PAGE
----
“You fool!” he shouted. “You addlepated . . . What have you done? Now both of us are trapped! And you talk about sense! You haven’t . . .”
Eilonwy smiled at him and waited until he ran out of breath. “Now,” she said, “if you’ve quite finished, let me explain something very simple to you. If there’s a tunnel, it has to go someplace. And wherever it goes, there’s a very good chance it will be better than where we are now.”
In 1985, Disney released the film that would nearly signal its death knell, a movie which basically led to the creation of Don Bluth Productions (thank goodness), a movie which only made half as much as it cost and was altogether a disaster, but it was also a movie that sparked my imagination enough to find the source. That movie was The Black Cauldron. Tricked you. The Black Cauldron is book two of Lloyd Alexander’s epic children’s fantasy series, The Chronicles of Prydain. The Book of Three is the start of that journey.
I think we’re all quite well aware of the farm boy trope of Fantasy, and Taran, our protagonist, quite perfectly fits into this rather expected tale. At the start of the adventure, he’s promoted to Assistant Pig Keeper, a title of which he’s actually quite proud by the end of the story, though it chafes a bit for a boy who wants to grow up to be a hero like the stories he’s heard told by the old wizard Dallben, and Coll, Head Pig Keeper. However, the pig Taran assists in the keeping of, Hen Wen, is an oracular pig, and therefore quite important to the forces of good that Taran joins over the course of the book. When Hen Wen is scared away from Caer Dallben, the farm that Taran calls home, he’s forced on a quest to find her to keep her away from the forces of evil, led by King Arawn, Death Lord of Annuvin, and his war lord, the Horned King. On his journey he’s joined by Prince Gwydion (though not for long); a curious creature, Gurgi; a sorceress in training, Princess Eilonwy; a former king turned hapless bard, Fflewddur Fflam; and their reluctant guide, the dwarf Doli. These companions must both save Hen Wen and warn the Children of Don at Caer Dathyll of the impending attack by Arawn’s forces.
If this is sounding somewhat familiar, that’s probably because it is. The characters are exactly what you would expect of them, except, somehow, Alexander’s simple narrative, illustrated by oddly sumptuous language, manages to subvert their development. Taran, though stubbornly stupid through most of the book, is almost recklessly compassionate and finds relatively quickly that being a hero might not be all it’s cracked up to be. Eilonwy is delightfully pragmatic and the most sensible of the group, despite Taran’s obnoxious tendency to use “girl” as an insult throughout. Gurgi, the seemingly cowardly half-man, half-beast, is probably the greatest hero in the end, and Fflewddur and Doli manage to leave impressions far beyond their roles as foolish bard and grumpy dwarf.
As an adult reader, the only real misgiving I had was how conveniently everything falls into place, how easily the characters move from one adventure to the next. Eilonwy’s quote, “If there’s a tunnel, it has to go someplace. And wherever it goes, there’s a very good chance it will be better than where we are now,” seems to apply on more than just the specific level of the story. She might as well be referring to the story itself, actually, and the fact that there’s bound to be a logical progression of events if one merely follows it. Though there’s an oracular pig who tells the future via letter sticks, The Book of Three’s plot is no more complicated than a picture book. However, that’s part of its charm and appeal to younger readers. Because you’re not forced to worry overmuch if our band of heroes will make it to the end, you can, instead, focus on the band of heroes itself. It’s an oddly refreshing quality in a fantasy book.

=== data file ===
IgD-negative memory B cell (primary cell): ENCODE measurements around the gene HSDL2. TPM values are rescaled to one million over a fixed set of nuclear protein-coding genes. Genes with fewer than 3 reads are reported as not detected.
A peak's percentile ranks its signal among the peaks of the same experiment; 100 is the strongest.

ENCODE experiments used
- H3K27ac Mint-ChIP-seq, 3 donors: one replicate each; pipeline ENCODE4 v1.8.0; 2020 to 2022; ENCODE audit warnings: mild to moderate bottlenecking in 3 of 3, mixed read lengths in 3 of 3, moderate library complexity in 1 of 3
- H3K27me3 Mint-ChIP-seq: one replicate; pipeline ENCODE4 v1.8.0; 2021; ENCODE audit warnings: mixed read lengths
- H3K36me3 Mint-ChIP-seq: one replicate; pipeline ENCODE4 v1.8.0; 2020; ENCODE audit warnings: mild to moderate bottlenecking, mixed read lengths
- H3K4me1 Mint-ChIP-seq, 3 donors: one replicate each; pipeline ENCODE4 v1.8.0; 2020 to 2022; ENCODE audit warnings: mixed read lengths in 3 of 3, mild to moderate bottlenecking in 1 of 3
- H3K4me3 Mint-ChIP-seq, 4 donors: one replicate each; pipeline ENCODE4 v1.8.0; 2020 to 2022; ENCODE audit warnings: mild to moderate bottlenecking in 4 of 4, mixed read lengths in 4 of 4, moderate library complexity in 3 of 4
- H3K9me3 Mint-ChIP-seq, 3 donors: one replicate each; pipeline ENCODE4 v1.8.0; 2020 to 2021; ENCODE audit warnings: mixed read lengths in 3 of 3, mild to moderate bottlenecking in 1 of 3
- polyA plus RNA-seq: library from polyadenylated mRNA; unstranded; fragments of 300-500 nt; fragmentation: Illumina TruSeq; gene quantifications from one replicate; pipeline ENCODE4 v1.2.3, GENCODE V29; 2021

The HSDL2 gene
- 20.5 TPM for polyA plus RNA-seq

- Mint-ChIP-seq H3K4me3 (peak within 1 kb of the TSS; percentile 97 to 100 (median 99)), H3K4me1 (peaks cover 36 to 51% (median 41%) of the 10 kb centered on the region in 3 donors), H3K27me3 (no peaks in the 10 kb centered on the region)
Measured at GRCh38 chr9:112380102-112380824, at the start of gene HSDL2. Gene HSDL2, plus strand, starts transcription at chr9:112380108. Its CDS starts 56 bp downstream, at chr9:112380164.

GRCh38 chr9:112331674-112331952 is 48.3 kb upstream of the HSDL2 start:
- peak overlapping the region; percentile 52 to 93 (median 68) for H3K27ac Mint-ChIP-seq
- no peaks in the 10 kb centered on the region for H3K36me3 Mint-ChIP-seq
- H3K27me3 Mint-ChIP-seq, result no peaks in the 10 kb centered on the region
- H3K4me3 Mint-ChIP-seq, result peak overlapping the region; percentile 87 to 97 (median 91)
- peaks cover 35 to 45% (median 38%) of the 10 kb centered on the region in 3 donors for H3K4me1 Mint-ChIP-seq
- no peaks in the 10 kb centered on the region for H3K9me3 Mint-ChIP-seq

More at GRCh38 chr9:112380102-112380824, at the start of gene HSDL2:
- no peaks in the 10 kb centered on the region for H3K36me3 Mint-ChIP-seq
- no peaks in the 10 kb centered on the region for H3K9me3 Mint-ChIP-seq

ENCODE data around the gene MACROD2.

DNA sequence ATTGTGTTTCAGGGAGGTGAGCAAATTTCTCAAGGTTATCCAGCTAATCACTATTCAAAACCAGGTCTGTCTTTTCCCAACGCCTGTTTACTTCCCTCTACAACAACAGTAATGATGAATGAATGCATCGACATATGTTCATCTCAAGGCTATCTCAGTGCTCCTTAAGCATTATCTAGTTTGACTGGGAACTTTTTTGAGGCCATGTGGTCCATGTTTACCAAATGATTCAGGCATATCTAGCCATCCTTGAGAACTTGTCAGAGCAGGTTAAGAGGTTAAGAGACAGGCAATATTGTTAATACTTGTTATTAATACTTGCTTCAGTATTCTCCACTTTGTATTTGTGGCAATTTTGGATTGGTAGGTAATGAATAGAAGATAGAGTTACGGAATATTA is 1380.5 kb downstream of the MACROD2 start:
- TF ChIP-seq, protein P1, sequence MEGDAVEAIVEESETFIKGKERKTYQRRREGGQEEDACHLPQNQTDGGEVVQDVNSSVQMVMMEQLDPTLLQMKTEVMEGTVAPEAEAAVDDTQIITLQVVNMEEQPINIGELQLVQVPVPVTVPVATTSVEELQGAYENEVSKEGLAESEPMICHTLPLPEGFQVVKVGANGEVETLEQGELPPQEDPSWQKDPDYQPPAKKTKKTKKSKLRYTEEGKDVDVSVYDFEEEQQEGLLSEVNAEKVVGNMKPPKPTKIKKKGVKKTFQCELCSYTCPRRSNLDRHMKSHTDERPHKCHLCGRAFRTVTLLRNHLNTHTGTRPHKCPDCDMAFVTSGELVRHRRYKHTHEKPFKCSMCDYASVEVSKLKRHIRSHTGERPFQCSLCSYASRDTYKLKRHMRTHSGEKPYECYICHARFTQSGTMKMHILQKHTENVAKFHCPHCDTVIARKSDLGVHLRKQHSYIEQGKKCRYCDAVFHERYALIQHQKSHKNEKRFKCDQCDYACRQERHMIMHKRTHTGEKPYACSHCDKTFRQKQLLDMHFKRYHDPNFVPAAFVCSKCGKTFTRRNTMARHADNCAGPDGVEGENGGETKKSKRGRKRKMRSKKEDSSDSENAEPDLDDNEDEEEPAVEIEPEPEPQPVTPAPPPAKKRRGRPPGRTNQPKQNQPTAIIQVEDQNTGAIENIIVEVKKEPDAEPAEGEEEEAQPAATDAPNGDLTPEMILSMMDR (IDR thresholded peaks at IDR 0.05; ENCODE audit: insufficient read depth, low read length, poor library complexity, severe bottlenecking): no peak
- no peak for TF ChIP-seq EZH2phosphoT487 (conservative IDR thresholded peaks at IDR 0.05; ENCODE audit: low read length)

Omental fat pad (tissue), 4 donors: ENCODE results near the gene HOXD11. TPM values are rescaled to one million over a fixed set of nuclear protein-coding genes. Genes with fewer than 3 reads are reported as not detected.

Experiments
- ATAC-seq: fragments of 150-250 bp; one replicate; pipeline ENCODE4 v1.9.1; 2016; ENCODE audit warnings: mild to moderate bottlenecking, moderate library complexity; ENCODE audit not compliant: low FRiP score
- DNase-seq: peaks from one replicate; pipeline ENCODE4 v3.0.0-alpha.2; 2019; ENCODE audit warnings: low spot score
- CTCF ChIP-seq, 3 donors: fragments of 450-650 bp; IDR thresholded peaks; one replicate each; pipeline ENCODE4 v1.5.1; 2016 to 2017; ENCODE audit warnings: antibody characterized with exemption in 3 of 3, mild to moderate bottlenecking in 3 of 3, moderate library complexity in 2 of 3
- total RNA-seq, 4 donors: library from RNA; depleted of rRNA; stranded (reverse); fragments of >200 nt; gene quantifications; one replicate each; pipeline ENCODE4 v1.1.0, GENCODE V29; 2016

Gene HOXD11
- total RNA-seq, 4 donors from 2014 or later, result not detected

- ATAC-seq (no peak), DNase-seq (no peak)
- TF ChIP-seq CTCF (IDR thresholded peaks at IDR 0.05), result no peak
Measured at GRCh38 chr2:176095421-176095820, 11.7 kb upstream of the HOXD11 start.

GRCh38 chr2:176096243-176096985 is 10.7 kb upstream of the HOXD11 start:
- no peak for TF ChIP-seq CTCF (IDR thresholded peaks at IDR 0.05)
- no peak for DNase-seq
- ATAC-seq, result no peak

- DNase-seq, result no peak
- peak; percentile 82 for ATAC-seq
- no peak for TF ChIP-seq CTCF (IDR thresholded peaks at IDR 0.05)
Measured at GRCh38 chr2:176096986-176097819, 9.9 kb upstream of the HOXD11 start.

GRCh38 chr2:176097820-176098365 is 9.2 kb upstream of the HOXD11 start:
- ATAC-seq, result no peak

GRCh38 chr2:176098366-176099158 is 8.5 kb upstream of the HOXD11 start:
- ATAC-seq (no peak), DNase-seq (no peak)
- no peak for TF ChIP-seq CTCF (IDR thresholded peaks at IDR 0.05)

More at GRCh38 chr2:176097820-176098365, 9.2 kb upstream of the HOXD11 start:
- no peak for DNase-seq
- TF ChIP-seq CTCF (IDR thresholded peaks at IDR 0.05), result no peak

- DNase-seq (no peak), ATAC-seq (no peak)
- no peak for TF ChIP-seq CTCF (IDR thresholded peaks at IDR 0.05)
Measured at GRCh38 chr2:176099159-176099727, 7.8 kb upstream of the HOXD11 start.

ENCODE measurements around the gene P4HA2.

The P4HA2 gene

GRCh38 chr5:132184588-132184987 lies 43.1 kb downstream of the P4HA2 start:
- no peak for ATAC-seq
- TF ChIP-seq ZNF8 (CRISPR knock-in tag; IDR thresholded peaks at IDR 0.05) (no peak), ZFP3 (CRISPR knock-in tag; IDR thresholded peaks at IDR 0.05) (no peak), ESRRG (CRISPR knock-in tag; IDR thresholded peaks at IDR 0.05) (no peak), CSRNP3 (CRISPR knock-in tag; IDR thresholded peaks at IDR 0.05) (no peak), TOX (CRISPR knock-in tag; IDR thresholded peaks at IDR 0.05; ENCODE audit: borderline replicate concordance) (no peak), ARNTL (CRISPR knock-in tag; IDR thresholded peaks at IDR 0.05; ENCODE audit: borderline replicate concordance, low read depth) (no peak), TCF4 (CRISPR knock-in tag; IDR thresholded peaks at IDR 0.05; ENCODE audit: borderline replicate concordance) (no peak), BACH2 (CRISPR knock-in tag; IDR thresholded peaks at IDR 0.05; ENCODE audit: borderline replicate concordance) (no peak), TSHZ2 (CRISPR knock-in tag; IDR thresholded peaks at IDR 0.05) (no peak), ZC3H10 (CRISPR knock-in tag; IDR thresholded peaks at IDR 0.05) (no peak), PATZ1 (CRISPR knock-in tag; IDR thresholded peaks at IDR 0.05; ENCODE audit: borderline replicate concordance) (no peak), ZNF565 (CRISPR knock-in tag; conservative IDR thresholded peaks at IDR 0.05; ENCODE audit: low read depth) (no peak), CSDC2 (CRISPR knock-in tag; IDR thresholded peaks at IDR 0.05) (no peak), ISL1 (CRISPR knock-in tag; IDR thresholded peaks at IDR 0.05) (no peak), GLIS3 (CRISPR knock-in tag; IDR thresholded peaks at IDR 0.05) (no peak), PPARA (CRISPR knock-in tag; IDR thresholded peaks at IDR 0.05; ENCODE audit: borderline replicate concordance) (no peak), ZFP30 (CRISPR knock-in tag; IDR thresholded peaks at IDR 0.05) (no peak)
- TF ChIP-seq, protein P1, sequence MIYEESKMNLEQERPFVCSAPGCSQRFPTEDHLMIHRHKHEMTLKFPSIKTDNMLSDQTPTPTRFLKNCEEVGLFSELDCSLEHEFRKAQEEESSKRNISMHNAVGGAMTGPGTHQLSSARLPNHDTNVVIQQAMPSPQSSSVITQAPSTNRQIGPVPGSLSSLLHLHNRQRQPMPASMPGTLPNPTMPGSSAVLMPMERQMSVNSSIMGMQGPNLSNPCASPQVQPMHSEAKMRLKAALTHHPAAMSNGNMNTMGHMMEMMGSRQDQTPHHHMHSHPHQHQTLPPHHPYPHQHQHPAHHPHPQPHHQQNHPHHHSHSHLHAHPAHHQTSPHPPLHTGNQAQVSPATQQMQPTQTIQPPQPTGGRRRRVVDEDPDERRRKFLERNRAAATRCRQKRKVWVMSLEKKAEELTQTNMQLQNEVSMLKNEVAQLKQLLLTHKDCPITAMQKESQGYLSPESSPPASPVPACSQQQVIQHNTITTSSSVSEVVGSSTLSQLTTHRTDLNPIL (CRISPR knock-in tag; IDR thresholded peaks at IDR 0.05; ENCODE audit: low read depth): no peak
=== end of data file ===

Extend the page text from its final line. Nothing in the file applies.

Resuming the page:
That said, the worldbuilding is a rich tapestry that one can either revel in or mostly ignore, depending on your reading level. Prydain is absolutely steeped in Welsh mythology, specifically those stories collected in the Mabinogion by Lady Charlotte Guest. I would even hazard the guess that the series has inspired as much of the last thirty years of euro-centric fantasy series as Tolkien’s Lord of The Rings. That might be a little bit of a stretch on my part, but the five books of the Chronicles of Prydain (and Susan Cooper’s The Dark is Rising) were some of the most popular and readily available Welsh based children’s fiction in the United States, at the very least. By my own experience, these stories weren’t exactly widespread as folklore outside of these well-regarded and much beloved books.
The Book of Three is not unlike The Hobbit in that it’s a perfect introduction to epic fantasy for younger children. The series spans the entirety of Taran’s youth, including all of his missteps, and his growth from precocious Assistant Pig-Keeper to High King (spoilers!). Throw in a grounding in Welsh mythology and a compelling cast of characters, and you’re in for quite an adventure.
The Book of Three
Written by Lloyd Alexander
Originally published in 1964